If you decide to become a medical billing and coding specialist with accredited medical billing and coding schools in Rhode Island, you will have the opportunity to launch a career in healthcare that is one of the most-popular in the region. The need for qualified allied health workers is growing and the next decade is shining bright for the healthcare field as a whole.

Becoming a medical billing and coding specialist in RI

Medical billing and coding specialists in Rhode Island and nationwide are regulated at a national level. The regulating organizations are detailed below.

Certifications for billing and coding are recognized from several different national bodies. Employers in the state recognize a wide range of certifications from the American Academy of Professional Coders (AAPC), National Healthcare Association (NHA), American Health Information Management Association (AHIMA), and the Medical Association of Billers (MAB).

What is the process for becoming a certified biller or coder in Rhode Island?

To see the current process for becoming a medical biller or coder in RI is detailed in the following four steps.

Step 1 – Do you want to get certified?

Prior to doing anything else, you’re going to first want to figure out if you are going to get a medical billing and coding certification, or search for a position without one. Not only will this choice impact the roles you will be eligible to interview for, but it could additionally dictate how long it will take before you start your career.

As you may probably imagine, deciding to take some time to become certified offers several considerable benefits. Certification is also becoming viewed as a must by some employers who view it as a way to safeguard their practices against possible lawsuits and soaring insurance costs.

Even medical care facilities that retain the services of non-certified medical coding and billing specialists are starting to adjust their positions. As a condition of continuing employment, non-certified personnel are now being asked by employers to get a certification.

With all of that said, you should begin looking for a position as a non-certified medical coding and billing specialist immediately should that be your preference. But then again, if you do choose to pursue your certification, you’ll be able to continue to Step 2 below.

Step 2 – Complete a formal training program

You’ll find a few different types of credentials that may be earned by finishing a formal medical coding and billing training program – certificate, two-year associate degree, and a bachelor’s degree. Either type of credential is accepted by the majority of employers, but you’ll want to be cognizant of the advantages and disadvantages of each.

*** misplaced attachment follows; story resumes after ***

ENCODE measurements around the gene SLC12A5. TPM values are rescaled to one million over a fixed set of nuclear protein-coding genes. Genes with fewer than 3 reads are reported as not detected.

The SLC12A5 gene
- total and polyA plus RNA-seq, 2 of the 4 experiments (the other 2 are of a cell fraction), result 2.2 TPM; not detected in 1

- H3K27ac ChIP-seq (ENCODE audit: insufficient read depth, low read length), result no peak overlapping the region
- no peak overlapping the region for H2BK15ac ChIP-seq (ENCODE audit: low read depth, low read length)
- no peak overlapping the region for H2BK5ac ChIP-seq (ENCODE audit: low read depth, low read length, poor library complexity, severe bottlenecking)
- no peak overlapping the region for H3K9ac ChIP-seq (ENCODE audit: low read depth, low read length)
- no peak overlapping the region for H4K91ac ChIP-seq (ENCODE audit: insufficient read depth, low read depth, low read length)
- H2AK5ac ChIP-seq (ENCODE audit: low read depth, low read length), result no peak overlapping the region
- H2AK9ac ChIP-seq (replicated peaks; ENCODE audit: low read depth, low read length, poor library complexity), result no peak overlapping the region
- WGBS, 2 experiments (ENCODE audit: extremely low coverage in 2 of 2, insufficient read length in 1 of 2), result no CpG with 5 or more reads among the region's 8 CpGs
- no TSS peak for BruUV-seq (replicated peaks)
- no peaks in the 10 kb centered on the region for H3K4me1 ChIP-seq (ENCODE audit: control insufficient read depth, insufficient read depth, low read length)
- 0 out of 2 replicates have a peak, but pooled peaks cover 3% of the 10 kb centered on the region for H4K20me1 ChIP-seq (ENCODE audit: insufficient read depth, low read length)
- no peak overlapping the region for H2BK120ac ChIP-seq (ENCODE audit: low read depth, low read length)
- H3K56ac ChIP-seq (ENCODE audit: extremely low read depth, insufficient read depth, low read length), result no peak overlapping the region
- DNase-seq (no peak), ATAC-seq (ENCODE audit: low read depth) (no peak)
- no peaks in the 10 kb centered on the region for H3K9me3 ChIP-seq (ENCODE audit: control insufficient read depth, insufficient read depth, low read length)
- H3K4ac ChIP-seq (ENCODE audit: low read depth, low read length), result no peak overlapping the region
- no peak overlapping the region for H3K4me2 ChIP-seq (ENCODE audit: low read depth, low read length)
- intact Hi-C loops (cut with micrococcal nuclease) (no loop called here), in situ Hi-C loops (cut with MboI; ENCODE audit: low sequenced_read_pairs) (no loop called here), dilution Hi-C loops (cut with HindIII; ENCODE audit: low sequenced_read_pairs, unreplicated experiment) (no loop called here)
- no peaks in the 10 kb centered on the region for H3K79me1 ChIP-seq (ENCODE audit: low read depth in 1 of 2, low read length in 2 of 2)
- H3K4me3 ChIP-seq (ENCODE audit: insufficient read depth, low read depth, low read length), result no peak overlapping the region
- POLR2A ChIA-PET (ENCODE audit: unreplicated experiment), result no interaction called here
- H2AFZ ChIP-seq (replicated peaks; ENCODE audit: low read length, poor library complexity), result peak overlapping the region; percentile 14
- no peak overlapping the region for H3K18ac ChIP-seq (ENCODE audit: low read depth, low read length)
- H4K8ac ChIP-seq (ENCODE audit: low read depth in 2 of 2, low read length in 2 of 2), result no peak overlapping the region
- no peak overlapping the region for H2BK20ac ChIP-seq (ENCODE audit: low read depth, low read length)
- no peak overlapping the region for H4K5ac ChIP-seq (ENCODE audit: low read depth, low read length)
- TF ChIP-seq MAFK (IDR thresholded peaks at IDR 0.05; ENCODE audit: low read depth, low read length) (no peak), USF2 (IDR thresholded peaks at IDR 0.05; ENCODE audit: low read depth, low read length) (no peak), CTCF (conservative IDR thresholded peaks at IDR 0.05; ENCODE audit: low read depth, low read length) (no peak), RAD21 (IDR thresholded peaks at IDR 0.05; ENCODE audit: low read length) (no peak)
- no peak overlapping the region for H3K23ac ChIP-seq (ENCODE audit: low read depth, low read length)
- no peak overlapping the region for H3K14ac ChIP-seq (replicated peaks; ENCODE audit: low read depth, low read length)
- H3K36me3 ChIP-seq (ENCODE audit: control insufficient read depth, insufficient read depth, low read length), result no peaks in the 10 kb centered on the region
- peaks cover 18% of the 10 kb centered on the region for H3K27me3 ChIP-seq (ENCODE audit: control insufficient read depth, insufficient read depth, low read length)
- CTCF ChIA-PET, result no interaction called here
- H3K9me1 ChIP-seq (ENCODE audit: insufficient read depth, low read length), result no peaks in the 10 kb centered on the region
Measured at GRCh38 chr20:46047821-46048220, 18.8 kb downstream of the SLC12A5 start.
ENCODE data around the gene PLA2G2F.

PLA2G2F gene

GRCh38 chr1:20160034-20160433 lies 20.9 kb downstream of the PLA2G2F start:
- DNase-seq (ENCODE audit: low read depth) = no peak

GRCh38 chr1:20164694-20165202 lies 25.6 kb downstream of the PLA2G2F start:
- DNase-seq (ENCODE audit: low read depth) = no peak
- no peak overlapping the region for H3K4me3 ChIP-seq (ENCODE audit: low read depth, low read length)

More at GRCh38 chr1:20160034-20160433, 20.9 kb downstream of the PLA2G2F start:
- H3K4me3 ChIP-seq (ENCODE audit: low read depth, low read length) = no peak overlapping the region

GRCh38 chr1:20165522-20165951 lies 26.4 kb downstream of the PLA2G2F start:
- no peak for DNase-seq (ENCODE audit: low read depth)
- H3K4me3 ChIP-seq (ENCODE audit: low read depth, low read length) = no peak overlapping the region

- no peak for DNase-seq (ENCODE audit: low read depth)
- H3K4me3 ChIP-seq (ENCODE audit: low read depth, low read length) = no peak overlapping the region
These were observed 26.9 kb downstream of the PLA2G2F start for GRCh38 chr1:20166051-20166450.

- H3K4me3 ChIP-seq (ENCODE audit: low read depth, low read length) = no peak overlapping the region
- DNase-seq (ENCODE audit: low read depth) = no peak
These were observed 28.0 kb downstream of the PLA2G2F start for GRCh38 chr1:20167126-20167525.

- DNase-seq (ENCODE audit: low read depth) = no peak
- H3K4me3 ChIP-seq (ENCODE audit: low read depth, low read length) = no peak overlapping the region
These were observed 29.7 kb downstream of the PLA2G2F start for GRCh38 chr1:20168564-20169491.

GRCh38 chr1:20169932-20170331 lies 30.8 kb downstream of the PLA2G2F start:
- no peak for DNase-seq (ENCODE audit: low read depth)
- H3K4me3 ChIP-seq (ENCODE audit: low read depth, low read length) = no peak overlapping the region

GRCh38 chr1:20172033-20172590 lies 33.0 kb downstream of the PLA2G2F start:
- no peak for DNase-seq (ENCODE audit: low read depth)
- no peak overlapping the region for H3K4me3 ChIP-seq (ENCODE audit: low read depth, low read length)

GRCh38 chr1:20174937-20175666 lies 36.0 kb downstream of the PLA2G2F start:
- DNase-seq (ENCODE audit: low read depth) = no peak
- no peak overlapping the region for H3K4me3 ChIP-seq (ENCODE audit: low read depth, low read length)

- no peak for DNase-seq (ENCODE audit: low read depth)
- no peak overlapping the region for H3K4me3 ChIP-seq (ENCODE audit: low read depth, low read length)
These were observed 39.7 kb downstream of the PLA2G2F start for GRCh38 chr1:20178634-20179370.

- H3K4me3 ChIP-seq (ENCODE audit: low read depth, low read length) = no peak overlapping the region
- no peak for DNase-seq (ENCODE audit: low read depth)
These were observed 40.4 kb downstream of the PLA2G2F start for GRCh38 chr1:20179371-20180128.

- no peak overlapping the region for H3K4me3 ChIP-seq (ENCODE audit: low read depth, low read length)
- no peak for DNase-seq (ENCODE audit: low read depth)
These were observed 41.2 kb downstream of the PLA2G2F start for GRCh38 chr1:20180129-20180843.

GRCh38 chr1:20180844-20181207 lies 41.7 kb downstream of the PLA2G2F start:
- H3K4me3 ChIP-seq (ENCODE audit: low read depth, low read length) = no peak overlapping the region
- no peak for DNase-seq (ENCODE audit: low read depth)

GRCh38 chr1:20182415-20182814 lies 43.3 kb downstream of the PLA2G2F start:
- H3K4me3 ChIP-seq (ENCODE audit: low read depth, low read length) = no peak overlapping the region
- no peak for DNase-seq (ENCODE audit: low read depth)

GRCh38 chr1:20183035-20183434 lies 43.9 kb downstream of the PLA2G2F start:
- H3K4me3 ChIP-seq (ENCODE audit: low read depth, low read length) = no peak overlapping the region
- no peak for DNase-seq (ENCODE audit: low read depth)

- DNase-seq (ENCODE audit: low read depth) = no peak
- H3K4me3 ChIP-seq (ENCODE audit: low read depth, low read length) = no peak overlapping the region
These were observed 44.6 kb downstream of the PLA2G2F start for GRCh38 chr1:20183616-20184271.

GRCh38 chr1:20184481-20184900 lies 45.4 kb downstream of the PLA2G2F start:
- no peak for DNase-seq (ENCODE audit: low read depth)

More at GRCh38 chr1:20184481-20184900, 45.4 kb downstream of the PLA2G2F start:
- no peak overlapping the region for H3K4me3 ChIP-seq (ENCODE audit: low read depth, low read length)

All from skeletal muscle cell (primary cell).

Diplomas and Certificates

The curriculum for certificate or diploma courses focuses solely on teaching you the daily skills you’ll use as a coder or biller, and can usually be completed in 12-15 months. A wide array of schools provide these popular programs, and many of them are made available in an online format too. This is a significant difference from associate and bachelor’s degree programs that hold the same added requirements as regular college courses.

Associate Degree

Associate degree courses are usually two years long, and the information discussed is more thorough in scope. Admission requirements and tuition costs for these courses are higher because they tend to be available at either traditional junior colleges or trade schools.

The benefits of earning an associate degree tend to exceed those of the certificate or diploma, therefore the additional challenges are normally considered to be well worth it.

Bachelor’s Degree

The four-year bachelor’s degree in medical coding and billing is the top credential available, and covers the greatest volume of material. These programs are provided by trade schools and standard four-year universities, so admissions standards and tuition costs are normally higher.

The benefits of holding a bachelor’s degree are many, and consist of such things as higher salary and greater opportunity for promotion.

Each of these alternatives is a viable approach to begin your professional career, provided that it meets your personal goals and economic circumstances. Should you have to start working sooner rather than later, and are worried about tuition fees, then the diploma approach may be the better option. Keep in mind, that you could go back at a later time and finish a degree after you have begun working.

The better choice is typically the associate or bachelor’s degree in situations where you do have a definite career objective which will call for higher education at some time.

How to decide on a coding and billing program in RI